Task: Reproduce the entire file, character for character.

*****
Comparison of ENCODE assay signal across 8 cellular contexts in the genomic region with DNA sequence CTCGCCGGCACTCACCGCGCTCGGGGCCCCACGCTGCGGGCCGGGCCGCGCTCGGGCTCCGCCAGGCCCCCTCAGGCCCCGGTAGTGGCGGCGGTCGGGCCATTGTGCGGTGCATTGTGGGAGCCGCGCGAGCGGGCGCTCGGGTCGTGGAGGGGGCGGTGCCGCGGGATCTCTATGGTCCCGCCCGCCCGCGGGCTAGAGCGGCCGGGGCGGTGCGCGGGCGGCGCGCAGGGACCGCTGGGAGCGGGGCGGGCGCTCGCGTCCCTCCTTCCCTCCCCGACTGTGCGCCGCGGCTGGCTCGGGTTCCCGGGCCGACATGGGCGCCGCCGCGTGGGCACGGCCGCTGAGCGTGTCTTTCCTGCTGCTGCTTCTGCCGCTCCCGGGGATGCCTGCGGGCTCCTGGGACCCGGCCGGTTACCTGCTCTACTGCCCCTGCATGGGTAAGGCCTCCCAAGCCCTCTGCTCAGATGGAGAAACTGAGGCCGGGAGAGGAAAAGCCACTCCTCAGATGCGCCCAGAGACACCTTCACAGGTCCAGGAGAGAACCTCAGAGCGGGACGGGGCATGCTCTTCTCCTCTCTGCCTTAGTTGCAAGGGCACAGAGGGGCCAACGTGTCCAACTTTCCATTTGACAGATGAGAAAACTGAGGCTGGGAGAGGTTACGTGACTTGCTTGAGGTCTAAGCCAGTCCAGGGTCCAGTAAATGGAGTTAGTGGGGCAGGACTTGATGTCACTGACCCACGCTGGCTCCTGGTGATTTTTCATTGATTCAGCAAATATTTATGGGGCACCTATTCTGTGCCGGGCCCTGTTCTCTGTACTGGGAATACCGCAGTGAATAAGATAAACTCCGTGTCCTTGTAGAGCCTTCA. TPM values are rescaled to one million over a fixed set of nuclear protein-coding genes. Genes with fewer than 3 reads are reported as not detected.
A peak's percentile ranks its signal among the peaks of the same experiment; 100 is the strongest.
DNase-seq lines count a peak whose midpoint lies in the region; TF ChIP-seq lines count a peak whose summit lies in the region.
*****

Comparison of ENCODE assay signal across 8 cellular contexts in the genomic region with DNA sequence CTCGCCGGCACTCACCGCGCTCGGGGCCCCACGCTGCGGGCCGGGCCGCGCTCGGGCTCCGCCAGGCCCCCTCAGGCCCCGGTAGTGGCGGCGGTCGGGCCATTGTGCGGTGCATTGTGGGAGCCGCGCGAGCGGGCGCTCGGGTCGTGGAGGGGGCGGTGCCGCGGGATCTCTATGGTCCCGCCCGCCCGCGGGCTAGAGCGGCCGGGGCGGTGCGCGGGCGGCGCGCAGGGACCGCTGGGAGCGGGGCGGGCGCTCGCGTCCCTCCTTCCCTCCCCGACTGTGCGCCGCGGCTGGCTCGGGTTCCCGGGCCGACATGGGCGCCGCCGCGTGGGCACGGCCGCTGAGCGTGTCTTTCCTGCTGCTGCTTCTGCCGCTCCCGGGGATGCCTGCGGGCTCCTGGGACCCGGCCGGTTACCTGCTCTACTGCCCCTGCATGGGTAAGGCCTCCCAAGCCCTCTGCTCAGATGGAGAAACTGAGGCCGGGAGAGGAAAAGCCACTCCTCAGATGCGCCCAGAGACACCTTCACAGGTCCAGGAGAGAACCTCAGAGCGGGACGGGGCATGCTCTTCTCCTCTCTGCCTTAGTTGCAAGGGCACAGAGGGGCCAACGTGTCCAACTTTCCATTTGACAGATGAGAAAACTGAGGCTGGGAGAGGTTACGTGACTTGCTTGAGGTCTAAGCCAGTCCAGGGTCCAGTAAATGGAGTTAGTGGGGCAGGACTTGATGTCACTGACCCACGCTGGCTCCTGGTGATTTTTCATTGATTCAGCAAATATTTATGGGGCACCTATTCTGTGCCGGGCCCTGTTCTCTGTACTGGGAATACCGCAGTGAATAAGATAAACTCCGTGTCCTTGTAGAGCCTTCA. TPM values are rescaled to one million over a fixed set of nuclear protein-coding genes. Genes with fewer than 3 reads are reported as not detected.
A peak's percentile ranks its signal among the peaks of the same experiment; 100 is the strongest.
DNase-seq lines count a peak whose midpoint lies in the region; TF ChIP-seq lines count a peak whose summit lies in the region.